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To deal with the virus, Eckerd College takes a familiar step: Go outside.

Outdoor learning and "block" scheduling set the school apart as schools work to reopen for the fall semester.

Eckerd College says it will reopen for the fall semester with the option of holding many of its classes outdoors and having students cycle back to campus gradually, an approach that differs from plans announced by other area colleges and universities.

Elizabeth Forys, a natural sciences professor at Eckerd, worked with another faculty member to identify 51 spots on the St. Petersburg campus that could be used as outdoor classrooms — 27 with shade and 24 others that can accommodate a class of 20 or more students, socially distanced. Most spots had Wi-Fi access and the university’s IT department is working on boosting those that didn’t.

Forys has been teaching outside since 1996, when the first classroom she was assigned to had 12 computers for 20 students. She split the class, taking some outside, and since then has been regularly teaching outdoors.

There’s the occasional rain shower or chilly day that requires a jacket, she said, but overall, she said she has found that students enjoy the classes and stay engaged, sometimes bringing food or beverages with them.

Eckerd is looking to use her methods on a larger scale as some studies have found that coronavirus transmission rates are lower outdoors. The school will make outdoor classes available for regular reservation or for spontaneous sign-up.

The strategy is in keeping with a small waterfront school that prides itself on doing things differently. It’s online pitch to students: “We’re not for everyone but we might be just the place for you.”

Eckerd’s motto, “ThinkOutside,” predates the pandemic, and its traditions include pet-friendly dorms, bare-footed seniors on graduation day, and post-commencement dips in Boca Ciega Bay.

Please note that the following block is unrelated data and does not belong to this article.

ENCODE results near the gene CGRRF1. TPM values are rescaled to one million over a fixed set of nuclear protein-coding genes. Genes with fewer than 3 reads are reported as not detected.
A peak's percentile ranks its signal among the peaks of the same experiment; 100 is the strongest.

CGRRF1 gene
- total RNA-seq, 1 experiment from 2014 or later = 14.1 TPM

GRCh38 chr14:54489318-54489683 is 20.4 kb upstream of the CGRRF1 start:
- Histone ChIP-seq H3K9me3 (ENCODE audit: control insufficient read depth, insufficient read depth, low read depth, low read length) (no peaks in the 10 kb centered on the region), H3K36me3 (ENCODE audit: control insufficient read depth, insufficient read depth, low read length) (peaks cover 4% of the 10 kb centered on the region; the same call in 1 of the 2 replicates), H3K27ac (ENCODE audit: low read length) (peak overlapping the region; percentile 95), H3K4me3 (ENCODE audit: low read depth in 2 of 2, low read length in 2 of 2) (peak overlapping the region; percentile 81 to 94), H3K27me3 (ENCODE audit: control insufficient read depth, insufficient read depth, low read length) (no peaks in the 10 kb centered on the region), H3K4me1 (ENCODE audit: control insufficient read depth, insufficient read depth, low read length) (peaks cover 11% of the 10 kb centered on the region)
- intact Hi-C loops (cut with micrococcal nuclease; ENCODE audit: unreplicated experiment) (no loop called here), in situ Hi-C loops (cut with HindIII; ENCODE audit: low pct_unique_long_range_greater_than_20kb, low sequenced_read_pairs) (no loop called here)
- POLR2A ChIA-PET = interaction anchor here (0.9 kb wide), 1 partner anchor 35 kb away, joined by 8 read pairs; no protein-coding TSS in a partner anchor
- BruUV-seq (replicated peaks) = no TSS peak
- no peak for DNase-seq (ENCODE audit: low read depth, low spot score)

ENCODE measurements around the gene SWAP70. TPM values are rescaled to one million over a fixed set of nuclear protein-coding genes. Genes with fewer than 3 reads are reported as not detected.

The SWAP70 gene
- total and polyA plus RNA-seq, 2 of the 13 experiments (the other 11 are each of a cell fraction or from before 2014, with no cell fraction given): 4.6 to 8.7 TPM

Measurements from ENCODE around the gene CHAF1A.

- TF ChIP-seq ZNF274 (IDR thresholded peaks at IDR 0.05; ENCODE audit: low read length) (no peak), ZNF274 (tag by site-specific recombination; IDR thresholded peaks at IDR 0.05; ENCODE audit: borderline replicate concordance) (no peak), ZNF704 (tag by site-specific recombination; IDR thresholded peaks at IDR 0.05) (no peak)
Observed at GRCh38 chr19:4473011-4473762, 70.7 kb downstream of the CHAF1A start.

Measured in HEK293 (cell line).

Another reopening feature is a “block” system that will take the place of the regular semester.

Students will have the option to take online classes or return to campus in phased blocks.

The first block begins Aug. 31, when first-year students are expected to return to campus. The second block, beginning Sept. 28, will be when second-year students return. The rest will return Oct. 26 for the remainder of the term, which will end Dec. 11.

The block schedule allows for students to take one course at a time. A three-hour course would meet every day within a block, but would last only a few weeks. After that, students move to other classes during the fall so that their course load for the term will be complete by December.

The plan was based on feedback from students who said they found it difficult to take multiple classes online at the same time.

The schedule also gives the university time to monitor public health trends, said Assistant Vice President of Operations and Emergency Management Adam Colby. “Part of the reason is because it gives us ultimate flexibility to shape that return,” he said.

After surveying students a couple weeks ago, Vice President of Marketing and Communications Valerie Gliem said about 10 percent wanted to stay remote.

“The majority want to come back,” Gliem said. “We’re trying to find that balance between safety and providing what they want.”

The campus will have no indoor dining areas. A large outdoor tent will be set up where students can eat, and revamped VW vans will serve as food truck-like options around campus for grab-and-go items.

Students will be required to download an app on their phones where they must complete daily symptom tracking surveys. The app also will help with contact tracing, Colby said. It does not use location but, through Bluetooth, it will be able to detect handshakes if a person has been within 6 feet of someone else with the app for more than 15 minutes.

Colby said shared responsibility will be emphasized, with mask-wearing required in shared spaces.

Gliem said enrollment is mostly on track. The school saw a slight dip over the summer in students who were planning to enroll in fall, but not anywhere near the 15 percent dip predicted across higher education by a trade group in May.

Continuing students’ education, Gliem said, is the university’s priority.

“We know this is temporary,” she said. “We don’t know how long temporary is, but we share folks’ frustrations and concerns. This is new for everybody. We’re trying to be thoughtful about all of this.”

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